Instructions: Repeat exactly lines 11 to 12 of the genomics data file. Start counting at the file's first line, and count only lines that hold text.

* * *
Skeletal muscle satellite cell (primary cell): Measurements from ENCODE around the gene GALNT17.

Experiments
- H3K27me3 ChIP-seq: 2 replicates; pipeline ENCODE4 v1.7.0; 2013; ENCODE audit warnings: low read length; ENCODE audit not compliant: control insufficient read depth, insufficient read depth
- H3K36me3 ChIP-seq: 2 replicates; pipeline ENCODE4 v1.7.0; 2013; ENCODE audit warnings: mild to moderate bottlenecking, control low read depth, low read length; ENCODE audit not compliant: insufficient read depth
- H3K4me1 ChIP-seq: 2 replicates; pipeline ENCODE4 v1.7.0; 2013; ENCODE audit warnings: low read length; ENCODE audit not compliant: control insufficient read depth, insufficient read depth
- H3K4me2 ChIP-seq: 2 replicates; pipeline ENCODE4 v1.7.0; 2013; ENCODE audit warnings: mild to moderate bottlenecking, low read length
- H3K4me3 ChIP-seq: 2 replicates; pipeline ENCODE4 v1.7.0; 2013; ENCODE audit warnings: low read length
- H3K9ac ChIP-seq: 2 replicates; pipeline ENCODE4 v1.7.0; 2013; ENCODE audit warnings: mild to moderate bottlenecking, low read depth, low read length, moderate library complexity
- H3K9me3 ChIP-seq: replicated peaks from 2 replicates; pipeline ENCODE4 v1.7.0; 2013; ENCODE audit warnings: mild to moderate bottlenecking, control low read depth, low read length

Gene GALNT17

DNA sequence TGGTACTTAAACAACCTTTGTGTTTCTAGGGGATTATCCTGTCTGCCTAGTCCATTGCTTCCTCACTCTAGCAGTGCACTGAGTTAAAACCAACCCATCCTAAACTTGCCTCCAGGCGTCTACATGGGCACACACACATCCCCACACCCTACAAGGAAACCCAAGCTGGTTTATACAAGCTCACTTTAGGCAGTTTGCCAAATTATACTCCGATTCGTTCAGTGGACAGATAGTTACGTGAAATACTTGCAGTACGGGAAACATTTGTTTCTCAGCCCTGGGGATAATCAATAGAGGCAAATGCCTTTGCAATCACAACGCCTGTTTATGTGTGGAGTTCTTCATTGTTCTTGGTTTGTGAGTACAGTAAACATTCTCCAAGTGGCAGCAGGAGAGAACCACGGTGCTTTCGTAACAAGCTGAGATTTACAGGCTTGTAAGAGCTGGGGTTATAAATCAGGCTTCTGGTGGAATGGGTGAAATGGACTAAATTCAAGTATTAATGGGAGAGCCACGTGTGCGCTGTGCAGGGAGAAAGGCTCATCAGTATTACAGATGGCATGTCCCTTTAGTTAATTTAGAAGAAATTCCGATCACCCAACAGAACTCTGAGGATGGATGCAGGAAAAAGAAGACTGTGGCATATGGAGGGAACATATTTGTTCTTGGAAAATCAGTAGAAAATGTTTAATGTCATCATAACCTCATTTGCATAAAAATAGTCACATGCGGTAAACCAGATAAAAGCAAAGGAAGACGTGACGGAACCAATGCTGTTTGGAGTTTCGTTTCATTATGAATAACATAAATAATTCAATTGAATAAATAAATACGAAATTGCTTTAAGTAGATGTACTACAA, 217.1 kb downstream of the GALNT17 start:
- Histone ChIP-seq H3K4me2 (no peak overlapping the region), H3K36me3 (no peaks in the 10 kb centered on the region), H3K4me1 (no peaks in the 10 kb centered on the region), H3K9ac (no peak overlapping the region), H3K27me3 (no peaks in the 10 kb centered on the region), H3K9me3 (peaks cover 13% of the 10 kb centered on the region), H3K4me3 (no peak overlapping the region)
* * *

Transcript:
DNA sequence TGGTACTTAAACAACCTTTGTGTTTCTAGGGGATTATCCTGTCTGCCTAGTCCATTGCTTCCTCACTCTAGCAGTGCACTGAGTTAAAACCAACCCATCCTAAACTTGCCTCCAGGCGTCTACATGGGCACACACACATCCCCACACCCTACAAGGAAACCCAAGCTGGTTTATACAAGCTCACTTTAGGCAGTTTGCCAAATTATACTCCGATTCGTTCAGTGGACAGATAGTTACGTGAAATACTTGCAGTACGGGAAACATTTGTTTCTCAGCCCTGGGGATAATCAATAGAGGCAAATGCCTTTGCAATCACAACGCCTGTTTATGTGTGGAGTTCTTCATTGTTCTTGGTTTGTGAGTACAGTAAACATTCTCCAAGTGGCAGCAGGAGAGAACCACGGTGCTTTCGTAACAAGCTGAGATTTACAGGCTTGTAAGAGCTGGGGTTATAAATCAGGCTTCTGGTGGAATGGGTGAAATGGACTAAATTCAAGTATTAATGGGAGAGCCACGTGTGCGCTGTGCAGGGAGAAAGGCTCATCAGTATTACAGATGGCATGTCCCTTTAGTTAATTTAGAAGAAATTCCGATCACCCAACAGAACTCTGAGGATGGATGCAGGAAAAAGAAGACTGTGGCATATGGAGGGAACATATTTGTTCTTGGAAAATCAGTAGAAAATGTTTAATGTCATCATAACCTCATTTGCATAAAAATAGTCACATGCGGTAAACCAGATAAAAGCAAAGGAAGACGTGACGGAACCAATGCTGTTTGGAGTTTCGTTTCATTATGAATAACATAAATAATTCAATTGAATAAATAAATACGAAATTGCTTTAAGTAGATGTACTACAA, 217.1 kb downstream of the GALNT17 start:
- Histone ChIP-seq H3K4me2 (no peak overlapping the region), H3K36me3 (no peaks in the 10 kb centered on the region), H3K4me1 (no peaks in the 10 kb centered on the region), H3K9ac (no peak overlapping the region), H3K27me3 (no peaks in the 10 kb centered on the region), H3K9me3 (peaks cover 13% of the 10 kb centered on the region), H3K4me3 (no peak overlapping the region)